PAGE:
First of all, at dance camps, men tend to talk to women, women tend to talk to men. I didn't get to hear the life stories of many men -- I didn't talk to them much. Surprise, surprise. But perhaps there is more to it than that.
In part both women could do what they did because they had no family -- no husband, no children -- but you need to understand what I mean by "do what they did." I suddenly see women as the new class of people that can be exploited, that can be made to work like slaves.
Women want to prove they are as good as men. Women work hard -- as foreign correspondents, as university professors, as administrators. They give their life to what they do -- and they end up being very good at what they do. So employers -- newspapers, universities -- want women, exploit women. More and more women are achieving eminence in every field -- science, politics, business. But they, like everyone else before them who has achieved eminence, are beginning to realize the cost of excellence.
But why are women more likely to rebel, why are women more likely to drop out -- and it is women who are more likely to do so than men. I read a British study that detailed the dramatic dropout among top women executives. Far more women than men leave, open their own businesses rather than stay in businesses managed by others.
You won't like my answer. My answer is totally unscientific,. I don't expect you to believe me. In short, as I tell anyone who is willing to listen: "When women seek to be equal to me, they aim too low." Or, women, in a great many ways, are superior to men.
Let me list some ways -- and you can, you will, argue with much of what I say. Women are more deft with their hands. Mexican assembly plants are 95% female because, as one plant manager said, they are simply better at putting the product together. In almost every English Composition class I've ever taught, on average, women are better writers than men: They use language more precisely, more felicitously. Women are better at human relations.
I won't go on. I've already antagonized those of you who disagree. Those who agree have their own examples.
My point, which got lost among unproveable examples, is that women, in general, are superior to men -- but believe me, I know many stupid, clumsy, unlovable women, and I love many articulate, considerate, charming men. Your life has particular examples. Don't judge individuals on the basis of stereotypes. So long..
There's one other thing I learn at dance camps -- and it is probably the most wonderful thing of all. You learn a great deal about how others see you.
In your town, people no longer see you -- they see the accumulation of you and them -- the many interactions that have shaped the relationship. In dance camp, people meet you for the first time.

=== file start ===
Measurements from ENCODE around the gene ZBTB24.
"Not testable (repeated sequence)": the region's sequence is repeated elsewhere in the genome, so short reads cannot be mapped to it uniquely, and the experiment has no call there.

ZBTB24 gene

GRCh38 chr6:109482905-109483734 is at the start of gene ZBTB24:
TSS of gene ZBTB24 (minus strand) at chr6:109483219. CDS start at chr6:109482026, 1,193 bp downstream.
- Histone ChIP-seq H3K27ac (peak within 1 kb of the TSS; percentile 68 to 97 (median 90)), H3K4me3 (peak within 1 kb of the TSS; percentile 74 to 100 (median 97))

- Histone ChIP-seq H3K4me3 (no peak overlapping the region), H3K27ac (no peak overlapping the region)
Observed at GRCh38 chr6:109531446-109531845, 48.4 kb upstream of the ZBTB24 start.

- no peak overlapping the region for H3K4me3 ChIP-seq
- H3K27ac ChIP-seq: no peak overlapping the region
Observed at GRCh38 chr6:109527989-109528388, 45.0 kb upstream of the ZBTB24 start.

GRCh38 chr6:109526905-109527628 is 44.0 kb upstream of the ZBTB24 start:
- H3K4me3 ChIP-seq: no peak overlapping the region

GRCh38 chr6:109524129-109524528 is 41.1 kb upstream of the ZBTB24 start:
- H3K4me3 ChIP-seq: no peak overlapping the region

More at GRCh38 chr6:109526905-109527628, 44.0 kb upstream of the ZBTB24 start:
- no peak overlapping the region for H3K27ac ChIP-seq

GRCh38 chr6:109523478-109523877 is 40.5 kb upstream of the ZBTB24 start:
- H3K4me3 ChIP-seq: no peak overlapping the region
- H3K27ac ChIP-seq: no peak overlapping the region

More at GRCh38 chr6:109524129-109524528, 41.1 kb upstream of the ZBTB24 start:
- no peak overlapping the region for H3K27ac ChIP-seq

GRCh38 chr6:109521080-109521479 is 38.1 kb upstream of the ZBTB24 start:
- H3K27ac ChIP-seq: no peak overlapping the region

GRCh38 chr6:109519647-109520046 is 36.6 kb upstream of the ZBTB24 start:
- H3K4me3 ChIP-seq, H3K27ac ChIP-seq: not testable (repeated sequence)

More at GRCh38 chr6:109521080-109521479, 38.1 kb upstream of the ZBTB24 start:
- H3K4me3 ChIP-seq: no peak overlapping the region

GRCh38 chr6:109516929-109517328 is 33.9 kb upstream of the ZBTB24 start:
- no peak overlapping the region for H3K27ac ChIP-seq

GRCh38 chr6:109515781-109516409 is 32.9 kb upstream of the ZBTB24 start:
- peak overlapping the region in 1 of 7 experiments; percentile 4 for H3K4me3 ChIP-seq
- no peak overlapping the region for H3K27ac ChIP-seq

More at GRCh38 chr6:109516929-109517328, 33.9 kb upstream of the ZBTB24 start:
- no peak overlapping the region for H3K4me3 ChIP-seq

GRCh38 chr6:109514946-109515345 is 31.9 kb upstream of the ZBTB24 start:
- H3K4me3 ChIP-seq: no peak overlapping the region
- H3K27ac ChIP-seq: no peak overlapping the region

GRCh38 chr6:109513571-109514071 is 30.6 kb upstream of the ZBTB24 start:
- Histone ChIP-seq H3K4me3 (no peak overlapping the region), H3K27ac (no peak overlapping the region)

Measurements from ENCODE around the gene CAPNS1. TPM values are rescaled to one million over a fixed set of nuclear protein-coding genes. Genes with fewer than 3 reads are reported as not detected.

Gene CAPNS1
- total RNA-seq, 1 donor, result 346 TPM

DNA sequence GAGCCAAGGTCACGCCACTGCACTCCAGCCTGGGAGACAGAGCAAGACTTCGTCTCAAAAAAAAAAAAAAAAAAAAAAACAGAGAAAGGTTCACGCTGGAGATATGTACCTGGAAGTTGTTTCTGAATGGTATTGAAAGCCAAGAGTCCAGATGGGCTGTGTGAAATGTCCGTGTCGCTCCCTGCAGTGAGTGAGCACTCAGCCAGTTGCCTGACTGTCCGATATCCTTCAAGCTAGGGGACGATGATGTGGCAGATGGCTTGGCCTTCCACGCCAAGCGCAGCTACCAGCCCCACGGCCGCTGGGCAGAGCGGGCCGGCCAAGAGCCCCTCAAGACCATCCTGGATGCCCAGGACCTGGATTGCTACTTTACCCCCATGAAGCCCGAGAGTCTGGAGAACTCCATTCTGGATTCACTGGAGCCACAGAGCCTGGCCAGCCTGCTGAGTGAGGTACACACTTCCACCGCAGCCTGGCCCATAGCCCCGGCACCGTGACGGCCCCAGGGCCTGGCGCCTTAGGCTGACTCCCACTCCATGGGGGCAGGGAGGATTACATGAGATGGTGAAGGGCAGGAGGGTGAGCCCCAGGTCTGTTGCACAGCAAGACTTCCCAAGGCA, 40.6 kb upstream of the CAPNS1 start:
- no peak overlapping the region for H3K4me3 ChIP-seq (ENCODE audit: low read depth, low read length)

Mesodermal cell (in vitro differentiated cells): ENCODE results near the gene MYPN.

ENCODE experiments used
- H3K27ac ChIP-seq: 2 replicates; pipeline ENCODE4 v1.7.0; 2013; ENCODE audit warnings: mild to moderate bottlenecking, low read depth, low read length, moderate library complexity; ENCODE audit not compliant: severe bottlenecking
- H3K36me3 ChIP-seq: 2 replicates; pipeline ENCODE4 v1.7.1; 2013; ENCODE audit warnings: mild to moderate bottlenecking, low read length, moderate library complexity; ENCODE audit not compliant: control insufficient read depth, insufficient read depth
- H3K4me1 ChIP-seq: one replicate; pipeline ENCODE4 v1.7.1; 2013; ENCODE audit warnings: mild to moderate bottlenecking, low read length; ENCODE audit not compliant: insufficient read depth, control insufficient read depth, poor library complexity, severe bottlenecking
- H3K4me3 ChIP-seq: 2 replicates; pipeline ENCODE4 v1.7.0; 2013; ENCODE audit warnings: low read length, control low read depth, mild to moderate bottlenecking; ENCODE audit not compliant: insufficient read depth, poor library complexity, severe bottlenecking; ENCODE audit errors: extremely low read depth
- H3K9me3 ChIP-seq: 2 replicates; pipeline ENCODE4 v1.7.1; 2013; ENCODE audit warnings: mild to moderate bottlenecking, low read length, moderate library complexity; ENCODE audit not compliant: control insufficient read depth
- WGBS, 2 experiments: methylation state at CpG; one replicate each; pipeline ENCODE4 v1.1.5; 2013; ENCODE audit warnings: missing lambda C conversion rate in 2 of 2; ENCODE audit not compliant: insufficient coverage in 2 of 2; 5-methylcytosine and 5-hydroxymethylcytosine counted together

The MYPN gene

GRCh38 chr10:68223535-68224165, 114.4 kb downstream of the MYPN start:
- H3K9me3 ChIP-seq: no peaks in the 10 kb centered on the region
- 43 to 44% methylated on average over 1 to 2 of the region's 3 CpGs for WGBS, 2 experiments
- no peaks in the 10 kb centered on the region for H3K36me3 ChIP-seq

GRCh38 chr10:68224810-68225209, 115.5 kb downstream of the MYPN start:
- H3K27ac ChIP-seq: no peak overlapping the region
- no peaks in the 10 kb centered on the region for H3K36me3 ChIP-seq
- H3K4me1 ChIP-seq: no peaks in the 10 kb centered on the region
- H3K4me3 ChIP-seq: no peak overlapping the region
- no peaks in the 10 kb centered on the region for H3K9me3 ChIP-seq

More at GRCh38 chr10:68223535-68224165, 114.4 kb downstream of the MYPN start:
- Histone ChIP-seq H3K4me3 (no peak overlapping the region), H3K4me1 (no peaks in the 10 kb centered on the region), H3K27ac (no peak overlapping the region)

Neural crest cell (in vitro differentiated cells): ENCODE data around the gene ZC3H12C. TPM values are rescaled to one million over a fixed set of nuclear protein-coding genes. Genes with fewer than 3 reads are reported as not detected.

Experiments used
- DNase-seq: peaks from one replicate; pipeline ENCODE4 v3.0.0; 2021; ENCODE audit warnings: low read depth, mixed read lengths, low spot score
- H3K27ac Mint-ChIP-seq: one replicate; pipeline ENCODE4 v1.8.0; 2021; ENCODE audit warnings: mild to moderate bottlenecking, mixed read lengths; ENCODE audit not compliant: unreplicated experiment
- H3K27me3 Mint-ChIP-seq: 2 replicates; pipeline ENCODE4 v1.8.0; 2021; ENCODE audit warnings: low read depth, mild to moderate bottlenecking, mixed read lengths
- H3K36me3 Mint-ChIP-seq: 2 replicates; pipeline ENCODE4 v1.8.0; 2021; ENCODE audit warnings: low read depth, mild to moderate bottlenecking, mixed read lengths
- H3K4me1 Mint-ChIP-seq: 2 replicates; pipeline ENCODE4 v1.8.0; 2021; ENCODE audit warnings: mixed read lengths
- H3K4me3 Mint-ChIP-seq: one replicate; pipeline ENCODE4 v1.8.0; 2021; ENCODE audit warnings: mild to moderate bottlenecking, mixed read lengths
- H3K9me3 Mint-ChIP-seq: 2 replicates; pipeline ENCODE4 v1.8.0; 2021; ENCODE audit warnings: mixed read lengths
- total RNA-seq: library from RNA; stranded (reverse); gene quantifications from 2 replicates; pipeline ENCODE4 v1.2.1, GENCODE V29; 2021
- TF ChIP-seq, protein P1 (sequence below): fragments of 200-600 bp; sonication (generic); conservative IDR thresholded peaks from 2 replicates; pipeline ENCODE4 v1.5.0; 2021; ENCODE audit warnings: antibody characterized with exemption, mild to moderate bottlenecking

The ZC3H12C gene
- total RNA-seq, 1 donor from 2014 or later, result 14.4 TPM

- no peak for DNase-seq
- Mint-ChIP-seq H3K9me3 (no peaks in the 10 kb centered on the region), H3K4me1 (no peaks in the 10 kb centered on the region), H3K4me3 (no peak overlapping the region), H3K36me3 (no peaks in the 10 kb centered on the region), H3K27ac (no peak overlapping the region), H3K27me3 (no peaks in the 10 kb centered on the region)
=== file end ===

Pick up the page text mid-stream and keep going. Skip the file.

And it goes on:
"You're so open, Henry." She almost exploded the words -- they burst out of her with great sincerity. She clearly admired something in me, and yet, around her I felt shy & timid. She is the star. She is one of the most well known members of a well known band. Ten years ago I saw her from afar, now we happened to be sitting next to each other at lunch at a dance camp.
"How did you get that way? You are so confident, so open, so direct." I was overwhelmed by her praise -- and I always get people's words wrong -- but it was enormous praise, praise for a person I did not know I was. I'm the shy kid on the block. I hold back -- but of course that's not true anymore. I'm sixty years old now. I am not the person I used to be -- but it is hard for me to see the person I've become. Dance camp classmates let me know.
Over & over they comment on my openness, my directness, my frankness: what you see is what you get. But the way they say it to me -- and when it pops out -- is always surprising, always new -- and always at dance camps -- at places you meet new people whom you then get to stay with for awhile so they can form an impression.
I must explain a bit more. I began going to dance camps a dozen years ago -- a dance beginner in an unknown universe. Back then no one came up to me & said -- you are so open, so frank, so.... First of all, no one came up to me period, and if they told the truth, they'd say, "you are so reserved, so tentative, so seemingly a fish out of water."
A dozen years have passed, and I've danced up a storm in those years. I am a caller now. I've been to many dance camps. This is my universe. In these surroundings I am indeed frank, open, confident. But what happens when this confident creature is placed in a new & frightening environment? He reverts back to the little scared kid on the block. I am not very large physically -- I am five foot three -- and though somewhat clever, I am not particularly resourceful.